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Oral JAK-1 inhibitors upadacitinib and povorcitinib are showing significant benefit for patients with HS, and may soon be up for FDA decision.
Hidradenitis suppurativa (HS), a disease with a relatively dormant treatment space, may be soon inundated with systemic drugs of unique delivery and efficacy.
In the second segment of an interview with HCPLive during the Fall Clinical Dermatology 2023 Conference for PAs & NPs in Orlando, FL, this weekend, Jennifer Hsiao, MD, clinical associate professor of dermatology at Keck School of Medicine of USC, discussed developing Janus kinase (JAK) inhibitors for the treatment of HS—specifically, oral JAK-1 inhibitors upadacitinib (RINVOQ) and povorcitinib.
Upadacitinib, previously approved by the US Food and Drug Administration (FDA) for the treatment of atopic dermatitis as well as multiple rheumatic and gastric diseases,1 was recently evidenced to benefit patients in a recent real-world retrospective cohort analysis. The data showed all 20 patients treated with Upadacitinib achieved a 50% improvement in Hidradenitis Suppurativa Clinical Response (HiSCR 50) from baseline to week 12.2
With its familiarity to prescribers and payers, it may become a feasible treatment option to complement adalimumab on the HS treatment market.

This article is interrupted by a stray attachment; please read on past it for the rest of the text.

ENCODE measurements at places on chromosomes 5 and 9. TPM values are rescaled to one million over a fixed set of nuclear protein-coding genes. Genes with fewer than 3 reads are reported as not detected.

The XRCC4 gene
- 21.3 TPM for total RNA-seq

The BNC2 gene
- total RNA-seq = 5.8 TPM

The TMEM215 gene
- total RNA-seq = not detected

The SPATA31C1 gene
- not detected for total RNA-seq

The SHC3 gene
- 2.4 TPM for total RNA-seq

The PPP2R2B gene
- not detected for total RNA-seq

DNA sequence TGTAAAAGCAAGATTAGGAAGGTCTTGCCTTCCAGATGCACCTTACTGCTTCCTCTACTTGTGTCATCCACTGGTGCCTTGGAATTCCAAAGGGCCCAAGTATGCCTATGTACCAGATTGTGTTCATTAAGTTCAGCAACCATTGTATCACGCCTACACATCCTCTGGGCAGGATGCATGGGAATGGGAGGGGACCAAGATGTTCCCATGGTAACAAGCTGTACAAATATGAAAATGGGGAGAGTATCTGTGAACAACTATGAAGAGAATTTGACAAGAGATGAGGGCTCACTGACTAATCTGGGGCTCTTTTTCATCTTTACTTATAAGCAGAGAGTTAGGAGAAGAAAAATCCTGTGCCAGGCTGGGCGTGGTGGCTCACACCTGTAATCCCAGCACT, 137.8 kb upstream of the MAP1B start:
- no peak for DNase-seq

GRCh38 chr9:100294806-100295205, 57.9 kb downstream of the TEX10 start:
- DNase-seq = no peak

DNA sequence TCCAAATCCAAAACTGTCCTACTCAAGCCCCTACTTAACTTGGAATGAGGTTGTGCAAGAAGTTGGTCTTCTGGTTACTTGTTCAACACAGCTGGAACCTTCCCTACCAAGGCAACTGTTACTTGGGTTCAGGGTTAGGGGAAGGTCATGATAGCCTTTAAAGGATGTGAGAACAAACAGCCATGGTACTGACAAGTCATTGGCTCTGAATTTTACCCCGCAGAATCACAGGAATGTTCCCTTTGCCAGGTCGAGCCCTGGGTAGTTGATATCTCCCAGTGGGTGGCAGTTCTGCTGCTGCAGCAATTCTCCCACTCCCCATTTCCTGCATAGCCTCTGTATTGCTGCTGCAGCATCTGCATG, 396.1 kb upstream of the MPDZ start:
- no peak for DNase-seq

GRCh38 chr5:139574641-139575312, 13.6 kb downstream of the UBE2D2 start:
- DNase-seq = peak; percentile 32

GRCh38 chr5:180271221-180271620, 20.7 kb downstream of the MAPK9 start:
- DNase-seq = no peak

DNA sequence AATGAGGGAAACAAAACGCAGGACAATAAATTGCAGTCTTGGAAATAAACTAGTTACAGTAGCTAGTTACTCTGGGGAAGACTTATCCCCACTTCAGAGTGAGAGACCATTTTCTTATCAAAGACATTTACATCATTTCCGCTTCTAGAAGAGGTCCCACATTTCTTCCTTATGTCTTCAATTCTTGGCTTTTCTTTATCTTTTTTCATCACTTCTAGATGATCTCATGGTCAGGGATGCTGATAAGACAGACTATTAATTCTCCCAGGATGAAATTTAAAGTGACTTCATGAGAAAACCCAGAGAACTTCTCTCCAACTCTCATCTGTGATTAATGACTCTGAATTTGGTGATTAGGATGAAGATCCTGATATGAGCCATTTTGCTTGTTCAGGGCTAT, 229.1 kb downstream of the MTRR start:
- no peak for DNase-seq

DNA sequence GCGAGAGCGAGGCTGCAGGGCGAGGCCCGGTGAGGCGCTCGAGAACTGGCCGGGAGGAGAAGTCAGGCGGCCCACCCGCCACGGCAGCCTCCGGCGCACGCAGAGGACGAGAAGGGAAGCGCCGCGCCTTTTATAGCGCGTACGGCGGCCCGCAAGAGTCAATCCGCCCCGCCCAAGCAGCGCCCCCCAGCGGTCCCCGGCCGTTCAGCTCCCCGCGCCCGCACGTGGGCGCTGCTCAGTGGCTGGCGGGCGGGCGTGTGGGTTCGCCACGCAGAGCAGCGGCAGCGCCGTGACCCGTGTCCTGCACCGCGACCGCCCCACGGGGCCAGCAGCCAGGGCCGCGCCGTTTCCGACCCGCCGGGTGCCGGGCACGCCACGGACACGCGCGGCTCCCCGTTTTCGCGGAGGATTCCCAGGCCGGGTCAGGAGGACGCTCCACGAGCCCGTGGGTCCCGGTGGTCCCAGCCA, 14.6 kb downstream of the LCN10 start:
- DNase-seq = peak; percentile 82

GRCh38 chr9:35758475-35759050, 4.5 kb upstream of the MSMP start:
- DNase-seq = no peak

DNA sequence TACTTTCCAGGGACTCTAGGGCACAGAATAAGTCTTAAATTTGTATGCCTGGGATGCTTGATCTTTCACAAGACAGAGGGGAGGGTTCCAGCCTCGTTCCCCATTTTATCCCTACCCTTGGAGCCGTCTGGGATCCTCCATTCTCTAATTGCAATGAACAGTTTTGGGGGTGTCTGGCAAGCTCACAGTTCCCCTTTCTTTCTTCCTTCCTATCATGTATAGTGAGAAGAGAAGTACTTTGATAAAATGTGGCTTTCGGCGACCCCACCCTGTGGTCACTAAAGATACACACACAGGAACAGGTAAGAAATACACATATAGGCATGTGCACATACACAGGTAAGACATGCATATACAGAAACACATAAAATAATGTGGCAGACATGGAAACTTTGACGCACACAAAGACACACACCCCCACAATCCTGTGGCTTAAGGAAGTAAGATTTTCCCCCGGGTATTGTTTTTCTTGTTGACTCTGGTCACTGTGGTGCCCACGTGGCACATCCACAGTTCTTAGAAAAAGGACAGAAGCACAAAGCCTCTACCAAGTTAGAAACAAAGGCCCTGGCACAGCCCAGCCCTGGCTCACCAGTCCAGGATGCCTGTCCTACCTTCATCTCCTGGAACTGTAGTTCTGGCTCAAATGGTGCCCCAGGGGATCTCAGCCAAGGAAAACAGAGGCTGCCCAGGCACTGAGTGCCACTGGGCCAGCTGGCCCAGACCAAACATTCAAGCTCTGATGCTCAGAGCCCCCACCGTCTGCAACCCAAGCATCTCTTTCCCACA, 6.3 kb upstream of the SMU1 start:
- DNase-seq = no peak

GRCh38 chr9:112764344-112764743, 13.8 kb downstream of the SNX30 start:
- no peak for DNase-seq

“I think trials are underway to see if that’s also a medication that can hopefully be able to gain approval and come on to the market as something easily accessible to patients,” Hsiao said.
Hsiao additionally noted povorcitinib’s “impressive phase 2 results,” wherein a significant rate of patients even achieved HiSCR 90 with the JAK-1 inhibitor.
“In the past, we never really talked about that 90 (percent) benchmark—it was always 50,” she explained. “That’s what I mean by improved depth of response, and really hoping for medications that show stronger efficacy data for our medications.”
Beyond the impressive clinical efficacy datapoints, Hsiao said it’s critical to continue to review late-stage JAK-1 inhibitors for their impact on patient-reported outcomes including pain, quality of life, and fatigue—the latter being a frequently reported symptom of patients with HS.
“Looking at medication efficacy—not just from how it’s looking on the skin, but also how it’s affecting the patients—is really important,” Hsiao said. “It’s exciting to see trials really incorporating that aspect, and we can use that to explain it to our patients when telling them what to expect with these new therapies.”